| APRIL 22, 2019 | University of Georgia

Spoiler alert: It is not possible to clone a wooly mammoth

This information undoubtedly will disappoint “Jurassic Park” fans, but it comes from an expert—Beth Shapiro, the UGA alumna and  who wrote the book “How to Clone a Mammoth: The Science of De-Extinction.” Shapiro returned to campus April 4 to deliver the George H. Boyd Distinguished Lecture.

During her talk, “Can—and Should—Technology Reverse Extinction?,” Shapiro introduced the audience to the field of ancient DNA and outlined the science required to bring a species back from extinction. Essentially, researchers can’t clone a  if they don’t have access to a living woolly mammoth.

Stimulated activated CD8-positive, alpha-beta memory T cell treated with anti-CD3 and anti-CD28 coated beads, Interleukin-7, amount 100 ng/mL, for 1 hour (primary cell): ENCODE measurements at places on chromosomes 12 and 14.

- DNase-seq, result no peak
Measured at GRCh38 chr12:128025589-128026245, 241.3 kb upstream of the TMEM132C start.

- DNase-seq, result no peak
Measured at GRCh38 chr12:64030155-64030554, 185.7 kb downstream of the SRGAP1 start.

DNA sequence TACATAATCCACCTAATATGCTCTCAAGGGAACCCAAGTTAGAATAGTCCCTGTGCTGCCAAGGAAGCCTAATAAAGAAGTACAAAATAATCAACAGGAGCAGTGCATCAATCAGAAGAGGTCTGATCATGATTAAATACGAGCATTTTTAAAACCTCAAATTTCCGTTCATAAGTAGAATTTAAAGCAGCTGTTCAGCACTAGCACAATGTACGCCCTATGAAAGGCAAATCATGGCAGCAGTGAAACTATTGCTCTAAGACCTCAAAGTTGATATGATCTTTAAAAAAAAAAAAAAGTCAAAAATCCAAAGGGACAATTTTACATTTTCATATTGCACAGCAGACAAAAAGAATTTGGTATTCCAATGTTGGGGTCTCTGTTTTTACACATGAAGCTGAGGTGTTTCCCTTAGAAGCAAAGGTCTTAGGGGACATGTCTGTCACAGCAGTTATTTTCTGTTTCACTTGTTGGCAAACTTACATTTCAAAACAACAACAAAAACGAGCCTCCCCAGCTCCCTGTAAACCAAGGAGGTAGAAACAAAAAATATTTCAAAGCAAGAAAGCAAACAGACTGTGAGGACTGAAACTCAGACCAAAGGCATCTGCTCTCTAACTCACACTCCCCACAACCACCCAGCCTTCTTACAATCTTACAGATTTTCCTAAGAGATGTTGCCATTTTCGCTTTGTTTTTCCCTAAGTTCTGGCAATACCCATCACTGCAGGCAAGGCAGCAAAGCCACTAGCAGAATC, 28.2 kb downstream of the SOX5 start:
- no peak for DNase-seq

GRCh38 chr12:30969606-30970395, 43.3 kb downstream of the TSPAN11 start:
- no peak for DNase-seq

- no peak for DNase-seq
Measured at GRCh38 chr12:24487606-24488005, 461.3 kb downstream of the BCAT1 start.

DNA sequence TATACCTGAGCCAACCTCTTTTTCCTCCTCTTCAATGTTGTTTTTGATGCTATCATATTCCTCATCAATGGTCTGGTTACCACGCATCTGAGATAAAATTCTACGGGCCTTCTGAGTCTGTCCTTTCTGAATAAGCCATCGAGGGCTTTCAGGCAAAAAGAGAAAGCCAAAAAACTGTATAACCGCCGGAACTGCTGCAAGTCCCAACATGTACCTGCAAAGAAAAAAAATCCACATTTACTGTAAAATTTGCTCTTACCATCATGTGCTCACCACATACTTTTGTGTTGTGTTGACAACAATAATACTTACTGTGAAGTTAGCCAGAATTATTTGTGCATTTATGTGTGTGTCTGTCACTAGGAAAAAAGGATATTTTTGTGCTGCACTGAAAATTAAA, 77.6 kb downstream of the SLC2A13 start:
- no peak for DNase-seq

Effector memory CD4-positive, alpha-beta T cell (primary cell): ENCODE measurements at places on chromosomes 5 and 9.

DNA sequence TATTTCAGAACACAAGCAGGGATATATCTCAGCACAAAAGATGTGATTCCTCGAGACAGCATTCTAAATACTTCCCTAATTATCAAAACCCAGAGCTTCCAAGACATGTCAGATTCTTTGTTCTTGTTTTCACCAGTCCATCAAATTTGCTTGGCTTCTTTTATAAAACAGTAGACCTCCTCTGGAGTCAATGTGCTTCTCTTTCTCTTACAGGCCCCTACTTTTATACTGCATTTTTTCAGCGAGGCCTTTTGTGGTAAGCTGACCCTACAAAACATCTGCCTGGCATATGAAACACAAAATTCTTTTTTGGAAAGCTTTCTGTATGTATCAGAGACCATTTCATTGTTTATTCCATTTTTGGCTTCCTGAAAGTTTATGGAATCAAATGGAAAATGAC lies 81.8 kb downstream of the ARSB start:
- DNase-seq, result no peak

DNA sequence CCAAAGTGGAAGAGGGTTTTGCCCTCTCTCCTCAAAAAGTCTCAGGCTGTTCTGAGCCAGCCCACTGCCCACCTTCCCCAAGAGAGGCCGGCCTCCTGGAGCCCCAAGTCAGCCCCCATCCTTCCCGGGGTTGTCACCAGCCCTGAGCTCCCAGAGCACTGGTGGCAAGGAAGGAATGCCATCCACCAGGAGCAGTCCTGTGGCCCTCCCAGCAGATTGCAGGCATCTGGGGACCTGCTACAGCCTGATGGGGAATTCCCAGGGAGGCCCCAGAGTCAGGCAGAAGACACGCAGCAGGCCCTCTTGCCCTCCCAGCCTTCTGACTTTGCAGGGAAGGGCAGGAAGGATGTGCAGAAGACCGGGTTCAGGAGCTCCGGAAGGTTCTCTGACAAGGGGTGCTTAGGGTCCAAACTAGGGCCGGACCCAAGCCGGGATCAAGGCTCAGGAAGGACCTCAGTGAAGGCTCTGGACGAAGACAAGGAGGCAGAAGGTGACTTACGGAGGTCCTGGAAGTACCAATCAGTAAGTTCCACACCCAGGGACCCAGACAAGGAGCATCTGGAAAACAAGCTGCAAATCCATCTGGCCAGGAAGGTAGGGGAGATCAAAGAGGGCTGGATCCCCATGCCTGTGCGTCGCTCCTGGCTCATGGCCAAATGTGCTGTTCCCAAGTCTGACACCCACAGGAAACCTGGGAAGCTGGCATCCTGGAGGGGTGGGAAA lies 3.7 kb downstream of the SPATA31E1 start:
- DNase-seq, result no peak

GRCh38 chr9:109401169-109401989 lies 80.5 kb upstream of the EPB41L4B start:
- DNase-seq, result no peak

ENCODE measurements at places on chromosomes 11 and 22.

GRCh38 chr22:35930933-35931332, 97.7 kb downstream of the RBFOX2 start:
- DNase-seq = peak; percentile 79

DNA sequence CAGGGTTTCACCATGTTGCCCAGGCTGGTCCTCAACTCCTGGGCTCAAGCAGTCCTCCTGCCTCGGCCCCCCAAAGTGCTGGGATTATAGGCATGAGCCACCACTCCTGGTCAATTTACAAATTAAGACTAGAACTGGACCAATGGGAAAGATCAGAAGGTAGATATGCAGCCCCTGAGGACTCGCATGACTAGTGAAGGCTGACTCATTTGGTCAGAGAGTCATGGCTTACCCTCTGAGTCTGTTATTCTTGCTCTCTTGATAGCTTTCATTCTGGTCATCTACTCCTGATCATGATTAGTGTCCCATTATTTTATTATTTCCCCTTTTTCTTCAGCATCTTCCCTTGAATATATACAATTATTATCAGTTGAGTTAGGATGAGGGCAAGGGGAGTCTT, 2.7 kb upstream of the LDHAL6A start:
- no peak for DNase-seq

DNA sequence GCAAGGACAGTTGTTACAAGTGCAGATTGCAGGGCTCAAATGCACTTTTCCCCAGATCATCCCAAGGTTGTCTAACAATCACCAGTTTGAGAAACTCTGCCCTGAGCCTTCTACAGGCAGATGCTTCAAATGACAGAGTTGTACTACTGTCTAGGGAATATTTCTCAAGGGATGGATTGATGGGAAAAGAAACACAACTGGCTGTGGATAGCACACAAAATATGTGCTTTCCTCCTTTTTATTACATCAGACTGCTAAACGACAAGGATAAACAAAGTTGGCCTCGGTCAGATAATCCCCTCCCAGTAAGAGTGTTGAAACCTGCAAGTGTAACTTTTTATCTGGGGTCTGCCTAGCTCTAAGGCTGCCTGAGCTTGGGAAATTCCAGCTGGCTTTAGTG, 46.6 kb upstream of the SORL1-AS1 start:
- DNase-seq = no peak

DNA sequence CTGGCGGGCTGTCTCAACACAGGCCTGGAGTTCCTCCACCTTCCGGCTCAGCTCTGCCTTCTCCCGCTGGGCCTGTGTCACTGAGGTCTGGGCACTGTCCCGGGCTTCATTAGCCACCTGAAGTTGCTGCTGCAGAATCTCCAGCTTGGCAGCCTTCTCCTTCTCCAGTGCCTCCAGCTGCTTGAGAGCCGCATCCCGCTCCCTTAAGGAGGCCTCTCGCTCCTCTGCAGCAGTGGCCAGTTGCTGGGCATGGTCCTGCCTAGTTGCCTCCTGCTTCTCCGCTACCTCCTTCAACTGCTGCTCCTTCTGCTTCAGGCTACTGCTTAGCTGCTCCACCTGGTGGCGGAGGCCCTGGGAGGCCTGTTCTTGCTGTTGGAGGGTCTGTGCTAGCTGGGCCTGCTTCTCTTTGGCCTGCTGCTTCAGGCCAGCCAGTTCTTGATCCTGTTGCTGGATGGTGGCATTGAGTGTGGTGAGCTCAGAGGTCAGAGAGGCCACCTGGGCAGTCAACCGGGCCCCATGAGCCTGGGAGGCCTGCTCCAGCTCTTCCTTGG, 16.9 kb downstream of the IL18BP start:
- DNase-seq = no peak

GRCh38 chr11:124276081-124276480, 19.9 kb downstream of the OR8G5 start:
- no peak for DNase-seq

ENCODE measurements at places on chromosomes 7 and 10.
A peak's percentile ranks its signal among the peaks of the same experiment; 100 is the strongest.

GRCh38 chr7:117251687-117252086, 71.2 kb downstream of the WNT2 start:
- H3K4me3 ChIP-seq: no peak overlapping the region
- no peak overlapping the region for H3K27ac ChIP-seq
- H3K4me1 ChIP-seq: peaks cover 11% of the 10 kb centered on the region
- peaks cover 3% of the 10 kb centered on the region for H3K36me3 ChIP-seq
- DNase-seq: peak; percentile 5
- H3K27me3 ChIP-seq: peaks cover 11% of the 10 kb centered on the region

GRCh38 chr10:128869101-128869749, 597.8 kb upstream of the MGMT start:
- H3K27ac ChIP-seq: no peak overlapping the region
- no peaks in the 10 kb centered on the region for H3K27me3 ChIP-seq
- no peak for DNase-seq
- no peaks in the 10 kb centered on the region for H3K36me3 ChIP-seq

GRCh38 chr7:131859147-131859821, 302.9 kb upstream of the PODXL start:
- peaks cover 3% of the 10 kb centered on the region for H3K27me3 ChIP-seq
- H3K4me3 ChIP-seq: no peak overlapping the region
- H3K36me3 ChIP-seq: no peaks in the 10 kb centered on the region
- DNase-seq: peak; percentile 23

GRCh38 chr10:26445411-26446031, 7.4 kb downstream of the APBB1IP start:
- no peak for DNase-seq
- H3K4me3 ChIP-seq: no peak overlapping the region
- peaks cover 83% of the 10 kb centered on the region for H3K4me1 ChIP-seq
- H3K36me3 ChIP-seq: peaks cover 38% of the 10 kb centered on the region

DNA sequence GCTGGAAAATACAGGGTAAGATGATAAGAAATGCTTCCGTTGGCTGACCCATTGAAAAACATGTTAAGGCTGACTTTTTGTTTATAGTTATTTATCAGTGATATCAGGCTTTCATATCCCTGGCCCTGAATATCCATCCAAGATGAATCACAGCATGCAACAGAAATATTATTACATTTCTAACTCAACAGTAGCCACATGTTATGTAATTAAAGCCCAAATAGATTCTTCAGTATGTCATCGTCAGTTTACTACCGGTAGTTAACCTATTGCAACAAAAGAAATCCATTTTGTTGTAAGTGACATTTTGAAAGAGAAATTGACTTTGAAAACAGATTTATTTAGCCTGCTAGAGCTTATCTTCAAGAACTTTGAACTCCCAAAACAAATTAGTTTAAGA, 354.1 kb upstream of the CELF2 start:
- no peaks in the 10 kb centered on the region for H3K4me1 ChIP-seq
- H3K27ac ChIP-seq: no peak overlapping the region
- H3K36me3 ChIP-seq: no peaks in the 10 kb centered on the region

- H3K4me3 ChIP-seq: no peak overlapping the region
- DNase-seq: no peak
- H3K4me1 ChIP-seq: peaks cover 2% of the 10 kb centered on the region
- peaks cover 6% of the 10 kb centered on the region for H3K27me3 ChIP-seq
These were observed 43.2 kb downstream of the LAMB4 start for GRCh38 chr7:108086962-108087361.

“It is not possible to bring back mammoths, or passenger pigeons, or Neanderthals, or Adolf Hitler, or the dodo, or sabre-toothed cats, dinosaurs, the thylacine, the great auk, the Carolina parakeet, or the gastric brooding frog,” said Shapiro, professor of ecology and  at the University of California, Santa Cruz; Howard Hughes Medical Institute investigator; and 2009 MacArthur Fellow.

If she had her choice, though, she’d bring back the gastric brooding frog. They became extinct in the mid-1980s, but gastric brooding frogs swallowed fertilized eggs and six weeks later barfed up fully formed frogs.

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